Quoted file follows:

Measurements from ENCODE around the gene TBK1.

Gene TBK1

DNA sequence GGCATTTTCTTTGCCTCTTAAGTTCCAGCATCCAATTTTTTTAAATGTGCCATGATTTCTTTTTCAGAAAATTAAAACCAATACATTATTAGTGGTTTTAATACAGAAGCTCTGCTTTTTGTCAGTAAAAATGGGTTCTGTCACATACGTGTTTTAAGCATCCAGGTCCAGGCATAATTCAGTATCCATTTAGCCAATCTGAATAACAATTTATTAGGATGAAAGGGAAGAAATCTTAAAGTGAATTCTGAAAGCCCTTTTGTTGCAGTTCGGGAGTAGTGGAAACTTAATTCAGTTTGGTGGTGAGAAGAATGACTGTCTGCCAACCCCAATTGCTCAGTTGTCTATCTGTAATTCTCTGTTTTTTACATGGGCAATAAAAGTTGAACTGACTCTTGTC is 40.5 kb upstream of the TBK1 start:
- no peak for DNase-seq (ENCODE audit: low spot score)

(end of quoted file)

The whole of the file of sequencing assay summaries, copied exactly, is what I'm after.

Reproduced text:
Measurements from ENCODE around the gene TBK1.

Gene TBK1

DNA sequence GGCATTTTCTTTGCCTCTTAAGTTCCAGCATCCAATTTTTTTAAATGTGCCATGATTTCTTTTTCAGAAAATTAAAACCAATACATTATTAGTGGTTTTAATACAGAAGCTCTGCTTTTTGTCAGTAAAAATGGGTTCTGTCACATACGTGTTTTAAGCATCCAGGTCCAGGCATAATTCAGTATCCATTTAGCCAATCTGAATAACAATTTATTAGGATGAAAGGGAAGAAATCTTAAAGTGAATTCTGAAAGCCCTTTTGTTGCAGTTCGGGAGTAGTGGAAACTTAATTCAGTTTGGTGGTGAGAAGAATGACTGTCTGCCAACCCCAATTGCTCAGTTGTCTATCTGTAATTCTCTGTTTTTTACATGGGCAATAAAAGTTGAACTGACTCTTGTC is 40.5 kb upstream of the TBK1 start:
- no peak for DNase-seq (ENCODE audit: low spot score)